Tuesday, November 17, 2009

Dreaded Tuesdays

Weeks pass - they come and go. Life is busy with work, family, friends, groceries, errands and everything in between. For some reason, every Tuesday, the world stands still just a little. Tuesday night is the dreaded Enbrel night. I started taking Enbrel in June of this year, to combat some of the damage RA has wreaked on my body. So far I have 1 replaced shoulder with one to go. I'd like to keep the joint replacements to a minimum, if possible.

Every Tuesday after dinner, I start thinking about it. And dreading it. Given my medical history of shoulder replacement, countless vials of blood, gestational diabetes and untold numbers of joint injections you would think that a little needle each week would not be an insurmountable task. Well, some weeks it is. At the beginning I would sit on the edge of my bed staring at my thigh for 20 minutes, willing myself to just get on with it. Other times, I would have my husband sit next to me so I would move it along a little faster.

It doesn't hurt that much. But I dread it nonetheless. In a week of moving from one thing to the next, and ignoring my RA, this causes me to pause and take a moment to consider my health. Sometimes I just don't want to do that.

Lately I've been getting better. The dread starts as I head up the stairs for bed. I quickly gather my alcohol wipes, kleenex (for the bleeders I have sometimes), a band-aid and my auto-injector of Enbrel. I take less than 3 minutes these days, and just right down to business. 1,2,3 and in she goes. I'm getting better at it, but that doesn't mean that I like it...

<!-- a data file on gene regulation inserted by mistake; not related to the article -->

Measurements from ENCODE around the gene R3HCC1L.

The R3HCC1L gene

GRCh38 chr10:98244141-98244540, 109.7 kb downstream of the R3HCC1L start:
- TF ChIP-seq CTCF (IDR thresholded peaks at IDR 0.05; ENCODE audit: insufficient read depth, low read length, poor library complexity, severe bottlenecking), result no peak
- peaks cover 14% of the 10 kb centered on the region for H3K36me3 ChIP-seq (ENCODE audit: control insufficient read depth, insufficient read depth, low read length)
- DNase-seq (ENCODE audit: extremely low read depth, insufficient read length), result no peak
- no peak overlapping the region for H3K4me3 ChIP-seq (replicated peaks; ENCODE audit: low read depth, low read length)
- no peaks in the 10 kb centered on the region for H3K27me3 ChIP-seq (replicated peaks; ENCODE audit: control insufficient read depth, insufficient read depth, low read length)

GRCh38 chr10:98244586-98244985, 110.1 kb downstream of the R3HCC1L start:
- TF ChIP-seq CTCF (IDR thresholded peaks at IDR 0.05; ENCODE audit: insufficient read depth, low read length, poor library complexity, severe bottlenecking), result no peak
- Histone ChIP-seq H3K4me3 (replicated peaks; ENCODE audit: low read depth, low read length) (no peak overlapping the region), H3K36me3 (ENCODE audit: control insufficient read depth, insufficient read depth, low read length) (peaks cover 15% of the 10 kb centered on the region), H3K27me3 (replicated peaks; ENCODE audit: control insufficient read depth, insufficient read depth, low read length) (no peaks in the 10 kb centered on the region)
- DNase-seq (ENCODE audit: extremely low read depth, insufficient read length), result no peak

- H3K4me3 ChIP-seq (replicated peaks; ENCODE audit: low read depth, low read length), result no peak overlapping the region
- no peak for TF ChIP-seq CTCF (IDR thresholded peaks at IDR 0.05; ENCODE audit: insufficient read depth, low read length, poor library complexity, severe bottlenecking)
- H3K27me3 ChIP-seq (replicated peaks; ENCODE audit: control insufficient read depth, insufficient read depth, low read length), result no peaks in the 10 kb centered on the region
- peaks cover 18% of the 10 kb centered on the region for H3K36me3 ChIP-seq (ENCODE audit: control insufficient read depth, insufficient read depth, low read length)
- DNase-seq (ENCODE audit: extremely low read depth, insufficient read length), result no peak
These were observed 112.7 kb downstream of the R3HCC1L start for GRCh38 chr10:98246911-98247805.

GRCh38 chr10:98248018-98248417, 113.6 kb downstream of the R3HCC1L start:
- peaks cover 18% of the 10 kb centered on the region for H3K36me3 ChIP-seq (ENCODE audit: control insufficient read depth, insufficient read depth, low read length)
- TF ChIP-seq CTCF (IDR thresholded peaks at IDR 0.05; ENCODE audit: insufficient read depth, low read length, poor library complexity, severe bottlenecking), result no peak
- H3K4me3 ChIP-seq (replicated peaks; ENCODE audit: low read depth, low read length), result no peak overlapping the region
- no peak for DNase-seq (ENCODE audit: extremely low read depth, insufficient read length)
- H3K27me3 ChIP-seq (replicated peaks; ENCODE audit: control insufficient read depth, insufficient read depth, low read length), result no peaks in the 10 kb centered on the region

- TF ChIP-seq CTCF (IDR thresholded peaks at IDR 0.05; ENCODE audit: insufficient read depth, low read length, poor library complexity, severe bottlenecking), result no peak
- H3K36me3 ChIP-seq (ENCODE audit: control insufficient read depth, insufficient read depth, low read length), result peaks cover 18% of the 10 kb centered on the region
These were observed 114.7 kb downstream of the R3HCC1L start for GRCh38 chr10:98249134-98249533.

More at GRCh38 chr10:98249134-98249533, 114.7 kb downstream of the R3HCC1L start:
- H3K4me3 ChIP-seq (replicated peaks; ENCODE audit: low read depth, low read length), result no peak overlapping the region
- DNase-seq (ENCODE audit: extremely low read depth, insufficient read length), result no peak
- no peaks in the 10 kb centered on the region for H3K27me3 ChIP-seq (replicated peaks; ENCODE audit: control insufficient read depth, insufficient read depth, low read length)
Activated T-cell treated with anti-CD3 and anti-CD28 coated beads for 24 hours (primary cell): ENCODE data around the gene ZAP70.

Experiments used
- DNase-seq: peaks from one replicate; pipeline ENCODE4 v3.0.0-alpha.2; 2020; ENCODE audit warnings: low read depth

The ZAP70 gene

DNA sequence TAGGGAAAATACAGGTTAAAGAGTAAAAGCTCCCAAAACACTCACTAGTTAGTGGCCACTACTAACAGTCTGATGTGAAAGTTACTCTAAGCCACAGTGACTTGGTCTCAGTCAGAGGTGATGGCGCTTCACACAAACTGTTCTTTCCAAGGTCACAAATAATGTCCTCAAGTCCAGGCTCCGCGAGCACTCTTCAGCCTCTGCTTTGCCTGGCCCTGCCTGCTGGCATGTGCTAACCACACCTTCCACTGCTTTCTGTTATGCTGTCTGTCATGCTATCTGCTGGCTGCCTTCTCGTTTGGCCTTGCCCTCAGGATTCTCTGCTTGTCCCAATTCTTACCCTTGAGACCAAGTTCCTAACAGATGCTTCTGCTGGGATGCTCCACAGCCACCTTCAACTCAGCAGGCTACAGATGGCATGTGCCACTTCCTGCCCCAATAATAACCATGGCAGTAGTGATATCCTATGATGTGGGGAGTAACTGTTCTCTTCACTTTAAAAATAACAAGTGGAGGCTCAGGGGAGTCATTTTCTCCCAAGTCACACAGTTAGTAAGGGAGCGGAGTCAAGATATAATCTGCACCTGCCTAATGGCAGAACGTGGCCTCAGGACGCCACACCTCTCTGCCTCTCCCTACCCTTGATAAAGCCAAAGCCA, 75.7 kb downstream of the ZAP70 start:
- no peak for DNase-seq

3 comments:

  1. I've been taking Enbrel for 6 years, and while I love what it does for my RA, I'm still not 100% used to actually injecting it. I always have to take a few minutes to psych myself up beforehand.

    Great blog - I just found it through Rheumatoid Arthritis Guy. I'm looking forward to reading more!

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  2. I used Enbrel for 6 years before it stopped working for me. I just recently started on Orencia. I know what you are saying about dreading it. I had a huge fear of needles when I was diagnosed, at first it would sometimes take me 5 - 10 minutes to work up enough nerve to inject myself. The last 3 or 4 years, it was no big deal, just mix it up and pop it in my leg. It's amazing what you can adjust to.

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  3. You've had a rough journey, Meghan (I just read all of your posts). And you've been incredibly brave from the start. You still are, even if you do have to work yourself up for that jab every Tuesday evening, and dread it. You're made of some strong stuff, and you're an inspiration. Thank you for telling your story. I'm looking forward to your future posts.
    -Wren

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